Fred Joyal: No. Well, we were there with a business group and he drops in occasionally. And I was playing tennis and I ruptured my Achilles tendon. Ouch. And so I was just hanging out by the tennis court. And he just came up and he was he was such a bother that this has happened to you. Do you have do you play chess? And I went, this was the bold move. Whereas not having played in almost 40 years, I still said yes. And he said, waved to somebody, get a chessboard, bring it over here. So we sat down on the couch and we played and I play such an unconventional game that he couldn't figure out what the heck I was doing. And I finally went to That's check, actually, it's checkmate. And he just looked at me and he was like and he called me his name, which, oh, no, which you can't say on the air. And he immediately sets the board up again. Now, I love Richard. He's probably one of the business people I admire most in the world. And he's a very fun and playful guy and he's very competitive. So for the rest of the week, he sought me out to play and he would beat me every time.
Art Wiederman, CPA: Oh, did you let him beat you?
Fred Joyal: Oh, I didn't have to let him.
Art Wiederman, CPA: I didn't. So are you now banned from Virgin Airlines? Is that the deal?
Fred Joyal: No. But I always get a middle seat, no matter how I book it.
Art Wiederman, CPA: Okay. And then. And then I want to hear also, where did you perform comedy and how did that go? Tell us about that.
Fred Joyal: That was many years ago when I really wanted to expand my stage skills and I had always wanted to try standup. And a good friend of mine was a working comedian and he said, I know you want to try this. And I said, Yeah, but I don't know how to go about it. And he says, You just got to write 5 minutes and get up and bomb. And he says, And then you're going to figure out that all the things you're scared of are you're wrong about. And then you learn all the things you should be scared of. And so I wrote 5 minutes and did it at an open mic and then eventually did it at the Ice House. I had ten, 15, 20 minutes of material I eventually developed, and it was really fun. It's not a lifestyle I was interested in because it's a road lifestyle and you basically wait 23 and a half hours every day for a chance to do a half hour of work. And but it was really fun to just get up on that stage with that instant feedback loop, because a lot of speaking that you do, you don't really know if they're excited about you or interested in you are bored to death or think you're an idiot. In standup, you know, right away.
Art Wiederman, CPA: Exactly. Yeah. Yeah. From when you when you and I are on the lecture, they're sitting there, they're listening. If they look like they're taking notes, then maybe we're doing a good job. But I don't know. But you. You are. And I'm not exaggerating just because you're on the on my computer today. When you came and did the program for my clients, it was one of the best programs I ever put on. And I'm very was honored to have you. I'm honored to have you on today. So tell us your story. I mean, I know you started 1-800-Dentist back in the eighties was 70s or eighties, wasn't it?
Fred Joyal: It was eighties. Let's not go back too far. I meet more dentists who go, I wasn't born yet. Yeah, I know. Good for you.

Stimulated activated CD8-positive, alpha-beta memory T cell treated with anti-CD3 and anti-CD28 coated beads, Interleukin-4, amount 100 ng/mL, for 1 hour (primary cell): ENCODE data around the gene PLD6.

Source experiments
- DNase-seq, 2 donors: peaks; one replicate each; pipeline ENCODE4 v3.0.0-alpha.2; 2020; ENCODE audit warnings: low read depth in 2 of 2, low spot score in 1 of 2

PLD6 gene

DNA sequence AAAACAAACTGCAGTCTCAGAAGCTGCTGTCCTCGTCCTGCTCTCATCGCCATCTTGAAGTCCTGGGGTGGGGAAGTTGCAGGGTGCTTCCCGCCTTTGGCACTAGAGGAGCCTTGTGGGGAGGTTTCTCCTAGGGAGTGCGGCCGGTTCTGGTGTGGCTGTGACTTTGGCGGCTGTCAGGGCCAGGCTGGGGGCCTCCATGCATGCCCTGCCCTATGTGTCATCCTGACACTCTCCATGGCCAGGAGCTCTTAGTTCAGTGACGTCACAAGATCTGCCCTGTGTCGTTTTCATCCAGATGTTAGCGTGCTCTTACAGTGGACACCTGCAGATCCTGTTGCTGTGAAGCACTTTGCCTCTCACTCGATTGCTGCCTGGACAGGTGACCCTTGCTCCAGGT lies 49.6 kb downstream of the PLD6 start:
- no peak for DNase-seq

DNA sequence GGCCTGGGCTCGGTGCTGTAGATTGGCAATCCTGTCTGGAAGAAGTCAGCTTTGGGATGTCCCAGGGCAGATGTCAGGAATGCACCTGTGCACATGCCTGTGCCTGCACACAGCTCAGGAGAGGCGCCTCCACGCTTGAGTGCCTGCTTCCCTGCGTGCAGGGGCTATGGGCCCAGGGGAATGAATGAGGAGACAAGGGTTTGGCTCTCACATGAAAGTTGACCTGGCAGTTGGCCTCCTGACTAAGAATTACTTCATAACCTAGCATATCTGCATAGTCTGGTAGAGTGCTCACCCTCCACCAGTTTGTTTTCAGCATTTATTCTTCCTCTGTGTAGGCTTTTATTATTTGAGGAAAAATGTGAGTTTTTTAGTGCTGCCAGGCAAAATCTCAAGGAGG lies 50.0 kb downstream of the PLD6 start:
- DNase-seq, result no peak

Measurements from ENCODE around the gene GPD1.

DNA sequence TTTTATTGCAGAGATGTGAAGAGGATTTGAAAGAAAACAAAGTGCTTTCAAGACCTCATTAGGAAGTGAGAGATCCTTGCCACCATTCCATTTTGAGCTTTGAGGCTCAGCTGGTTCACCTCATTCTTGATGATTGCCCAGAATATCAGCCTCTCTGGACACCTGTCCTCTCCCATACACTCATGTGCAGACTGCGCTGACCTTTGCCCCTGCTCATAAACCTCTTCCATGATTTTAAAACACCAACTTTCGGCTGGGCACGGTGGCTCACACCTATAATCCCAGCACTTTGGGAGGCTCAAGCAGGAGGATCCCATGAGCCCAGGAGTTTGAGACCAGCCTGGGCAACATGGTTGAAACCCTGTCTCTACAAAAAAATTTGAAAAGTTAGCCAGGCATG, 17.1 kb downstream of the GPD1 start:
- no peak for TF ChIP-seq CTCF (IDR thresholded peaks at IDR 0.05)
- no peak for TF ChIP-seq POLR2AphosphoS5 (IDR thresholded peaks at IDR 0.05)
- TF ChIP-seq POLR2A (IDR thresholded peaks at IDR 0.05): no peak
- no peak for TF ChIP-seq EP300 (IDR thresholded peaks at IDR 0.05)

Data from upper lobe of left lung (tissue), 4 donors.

Art Wiederman, CPA: Well, you and I know a lot of the. You know, I mean, we know. I mean, I grew up with Dr. Jim Pride, Dr. Phil Whitener. You were one of the few, but we know those guys and everything. But so tell the audience your story for the maybe one or two people that are listening that don't know who you are.
Fred Joyal: Yeah, a bunch of people don't, because if they weren't watching television in that 90s and the 2000s, they would have not seen me. But I was. I started out as a copywriter in an ad agency after doing a bunch of other jobs. And then I decided I didn't want to stay in the ad business because I didn't like the career arc and I really wanted to own my own business. So a friend of mine and I just started 1 800 Dentist because another guy we knew had the phone number. And so we created some radio spots, found 20 dentists to go along with the whole thing in L.A., set up a phone room and just started running the radio spots. And we got 50 calls on the first day and we said, Wow, this, there's a real need here. Because you never know until you launch your business if you're smoking dope, right? If you think, oh, right, exactly. This is this is everybody's going to love this. It's like nobody loves this except your mom. And, you know, in the end, you're stuck.
So we just kept adding dentists, adding advertising money, adding call operators, and then adding cities till we became the largest dentists referral service in the country. Over the 30 years we ran it, we generated over $1,000,000,000 of revenue in total. So.
Art Wiederman, CPA: Well, you know, Fred, I remember my clients and because I started in dentistry as a dental accountant in September of 1984, and I remember three or four, maybe more of my clients actually, you know, I'm looking at their general ledger. I'm saying 1 800 Dentist, you're paying. How much are you paying? And here was the answer. The answer was, Oh, my God, Art, the phone is ringing off the hook. It's the best thing I ever did, especially for those people that got in early, right?
Fred Joyal: Yeah.
Art Wiederman, CPA: Yeah.